One study presented by a University researcher was about the use of tools in the genome field for identifying and joining different sections of the Dead Sea Scrolls, discovered 60 years ago in the Judean desert. This is a perfect example that demonstrates the integration of scientific technology and the historical story. Professor Bentwich presented achievements in the microbiome and skin field, that the Science Center focuses on and specializes in.
With great pleasure I take this opportunity to inform you that 2 patents, related to the MOR plant, have been registered by the Science Center. The research has now ended and its results enable us to proceed to the commercial phase. Both Algatech and Kibbutz Hatzerim are examining possible investment and commercialization. I recently met with American trade companies that will also study possible cooperation in the MOR and skin field. All this brings much respect to the Science Center and ample pride and joy to ICA.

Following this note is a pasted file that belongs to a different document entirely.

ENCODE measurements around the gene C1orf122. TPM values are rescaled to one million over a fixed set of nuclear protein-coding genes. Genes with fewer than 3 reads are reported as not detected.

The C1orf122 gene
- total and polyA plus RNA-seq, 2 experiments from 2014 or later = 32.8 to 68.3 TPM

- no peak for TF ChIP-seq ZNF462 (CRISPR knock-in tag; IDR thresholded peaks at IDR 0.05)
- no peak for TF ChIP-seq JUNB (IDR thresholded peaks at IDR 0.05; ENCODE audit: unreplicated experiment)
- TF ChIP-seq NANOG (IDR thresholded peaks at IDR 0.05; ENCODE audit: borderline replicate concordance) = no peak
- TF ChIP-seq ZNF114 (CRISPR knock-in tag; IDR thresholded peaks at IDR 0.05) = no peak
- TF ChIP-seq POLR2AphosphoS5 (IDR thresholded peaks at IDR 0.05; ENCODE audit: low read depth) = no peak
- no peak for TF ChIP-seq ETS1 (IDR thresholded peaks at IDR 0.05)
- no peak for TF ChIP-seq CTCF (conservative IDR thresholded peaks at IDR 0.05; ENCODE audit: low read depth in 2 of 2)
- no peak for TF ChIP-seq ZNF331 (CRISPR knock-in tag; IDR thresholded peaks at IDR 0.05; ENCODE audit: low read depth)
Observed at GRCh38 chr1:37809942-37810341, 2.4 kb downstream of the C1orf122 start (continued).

ICA supports the advancement of agricultural research, with special emphasis on methods of identification, prevention and environmentally-friendly pest control.
The phyto-pathological and physiological labs for plants are well-integrated in this outlook.
Mr. Razi Yahel, together with Sde Boker College and assisted ICA, decided to transform the site of these inscriptions into a history class.
Well done! The site is being visited and studied by many students.
One student, says Yahel, decided to write his thesis on the subject, which received a mark of 100.
We had the pleasure of inaugurating the Water Desalination pump whose implementation was supported by a grant to Northern R&D last year.
The plot was planted with banana trees and the research question is how to solve some acute irrigation problems that affect the Banana branch.
On August 30'th I visited El Hama, the meeting point of three country borders: Syria, Jordan and Israel. The site is a geo-thermal water spring that in the past was the ideal place to raise crocodiles and now serves tourism.
The reason for my visit was to see our joint venture project with Kibbutz Dan.
The prawns, Macrobrachius, are grown in several ponds. Dr. Hurwitz explained that the crabs, each weighing 0.2 grams, are brought to the pond from Enzootic. In one month they grow to 1.4 grams, truly amazing! Dr. Hurvitz said that the larvae feel very good and have a 100% survival rate.
In the attached files you will be able to see:
1. The Macrobrachius when caught.
2. The Macrobrachius on the plate. (The Macrobrachius in my stomach is impossible to see without an X-ray.)
3. The prawns grow in the mud. On the water surface you can see the red Tilapia.